North Korea’s Diplomatic Shift
North Korea has been closing down its embassies in various countries as its economy faces severe challenges. This significant diplomatic withdrawal is the largest since the 1990s, during a period of famine in the country. The closures have been linked to both economic struggles and a shift in North Korea’s diplomatic strategy towards countries like Russia and China.
The closures were announced by North Korea’s state media, with “farewell visits” by its ambassadors to African allies Uganda and Angola, along with the shutdown of embassies in Hong Kong and Spain. Experts predict that more such diplomatic departures may follow in the future.
Economic Impact and UN Sanctions
North Korea’s embassies in Africa were once profitable ventures, providing the country with hard currency through construction and military deals. However, stringent global sanctions imposed due to North Korea’s banned weapons programs have taken a toll on these traditional sources of income. As a result, even North Korea’s loyal allies have faced difficulties in making financial payments to the country, leading to embassy closures.
The tightening of sanctions has disrupted North Korea’s foreign currency earnings, reflecting the dire economic situation within the country. It has become challenging for North Korea to maintain even minimal diplomatic relations with its traditional allies.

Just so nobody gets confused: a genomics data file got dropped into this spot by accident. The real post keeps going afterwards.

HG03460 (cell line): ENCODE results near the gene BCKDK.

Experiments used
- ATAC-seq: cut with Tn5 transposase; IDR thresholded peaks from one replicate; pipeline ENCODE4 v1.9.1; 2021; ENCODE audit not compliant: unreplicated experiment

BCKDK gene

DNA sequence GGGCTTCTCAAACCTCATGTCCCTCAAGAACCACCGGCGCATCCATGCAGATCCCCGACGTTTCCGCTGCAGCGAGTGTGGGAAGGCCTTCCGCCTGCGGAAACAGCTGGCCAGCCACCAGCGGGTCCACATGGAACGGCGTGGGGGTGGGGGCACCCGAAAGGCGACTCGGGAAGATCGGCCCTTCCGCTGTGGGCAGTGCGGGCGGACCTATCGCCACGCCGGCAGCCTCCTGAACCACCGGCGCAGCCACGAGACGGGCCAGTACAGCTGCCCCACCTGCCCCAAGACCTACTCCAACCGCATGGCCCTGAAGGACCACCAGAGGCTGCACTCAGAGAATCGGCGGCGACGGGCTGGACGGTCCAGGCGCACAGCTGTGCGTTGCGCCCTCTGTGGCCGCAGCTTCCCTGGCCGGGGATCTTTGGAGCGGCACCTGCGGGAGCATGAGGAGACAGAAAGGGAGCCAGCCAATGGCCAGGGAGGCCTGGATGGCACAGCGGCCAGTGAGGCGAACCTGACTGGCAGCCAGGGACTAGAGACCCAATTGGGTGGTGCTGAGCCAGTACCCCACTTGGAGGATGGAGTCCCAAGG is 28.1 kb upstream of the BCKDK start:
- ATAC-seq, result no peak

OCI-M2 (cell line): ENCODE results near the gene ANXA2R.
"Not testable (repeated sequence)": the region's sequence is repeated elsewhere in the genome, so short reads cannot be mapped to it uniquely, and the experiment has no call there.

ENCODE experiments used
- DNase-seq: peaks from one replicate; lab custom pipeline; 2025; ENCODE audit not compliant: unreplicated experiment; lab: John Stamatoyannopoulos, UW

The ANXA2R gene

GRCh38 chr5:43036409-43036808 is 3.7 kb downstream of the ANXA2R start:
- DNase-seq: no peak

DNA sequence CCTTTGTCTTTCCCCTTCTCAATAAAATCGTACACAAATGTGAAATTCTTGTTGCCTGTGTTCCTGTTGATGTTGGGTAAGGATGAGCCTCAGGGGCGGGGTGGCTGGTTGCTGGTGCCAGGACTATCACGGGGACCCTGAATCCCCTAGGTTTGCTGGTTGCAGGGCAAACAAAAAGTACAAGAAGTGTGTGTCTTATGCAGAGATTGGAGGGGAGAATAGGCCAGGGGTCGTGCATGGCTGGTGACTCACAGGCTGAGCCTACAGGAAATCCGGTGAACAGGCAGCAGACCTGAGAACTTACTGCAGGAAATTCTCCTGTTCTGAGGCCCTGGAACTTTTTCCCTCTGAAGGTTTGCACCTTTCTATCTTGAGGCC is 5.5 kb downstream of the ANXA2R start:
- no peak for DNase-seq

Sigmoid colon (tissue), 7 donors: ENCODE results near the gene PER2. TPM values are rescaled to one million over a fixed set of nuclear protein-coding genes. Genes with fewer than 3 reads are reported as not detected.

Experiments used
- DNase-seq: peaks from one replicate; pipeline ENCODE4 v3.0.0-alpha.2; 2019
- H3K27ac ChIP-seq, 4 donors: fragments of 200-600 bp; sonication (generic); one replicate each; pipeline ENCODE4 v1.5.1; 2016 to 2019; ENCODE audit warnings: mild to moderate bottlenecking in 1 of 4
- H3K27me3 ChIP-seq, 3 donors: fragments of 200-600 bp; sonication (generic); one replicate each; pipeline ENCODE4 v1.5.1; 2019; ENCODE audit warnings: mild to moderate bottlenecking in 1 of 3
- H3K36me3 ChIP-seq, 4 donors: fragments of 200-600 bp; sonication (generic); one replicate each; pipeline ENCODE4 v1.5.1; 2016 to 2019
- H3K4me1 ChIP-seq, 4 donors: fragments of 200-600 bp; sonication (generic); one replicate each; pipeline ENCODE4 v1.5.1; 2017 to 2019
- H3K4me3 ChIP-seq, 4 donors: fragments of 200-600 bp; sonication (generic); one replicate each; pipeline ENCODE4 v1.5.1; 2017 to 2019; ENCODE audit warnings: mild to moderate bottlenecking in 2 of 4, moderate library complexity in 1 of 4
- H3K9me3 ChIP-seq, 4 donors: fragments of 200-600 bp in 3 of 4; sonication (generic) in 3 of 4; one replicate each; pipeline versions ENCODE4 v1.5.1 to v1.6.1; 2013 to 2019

Diplomatic Strategy and Partnerships
North Korea has diplomatic ties with over 150 countries, but the number of overseas missions has been shrinking since the 1990s due to financial constraints. This round of embassy closures also reflects a change in Pyongyang’s diplomatic strategy, with a shift towards aligning itself more closely with China and Russia.
The summit between Kim Jong Un and Russia’s President Vladimir Putin, along with claims of North Korea providing weapons to Moscow in exchange for technology advice, indicates a pivot towards strengthening ties with these two nations. The strategic importance of China and Russia has grown in North Korea’s overall diplomatic strategy, while the role of Africa has weakened.
The Role of a Prolonged War and Economic Crisis
The roots of these embassy closures may be traced back to the collapse of the Hanoi summit between North Korea and then-US President Donald Trump in 2019. At that point, North Korea shifted its focus from negotiations to its banned weapons programs, signaling a prolonged war.
However, the COVID-19 pandemic hindered the relocation of personnel, delaying the implementation of changes to the country’s overseas missions. Reports suggest that eventually, about 10 out of North Korea’s approximately 50 embassies will be closed, representing a 20% reduction in the number of foreign embassies. The economic hardships, increased trade deficit, and depletion of foreign currency reserves have been key drivers behind these closures.
North Korea is now expected to strengthen its diplomatic bases with important countries like China, Russia, Syria, Iran, and Cuba, while scaling back embassies that are difficult and costly to maintain. As a result, a reduction in North Korea’s overall diplomatic capabilities appears to be inevitable.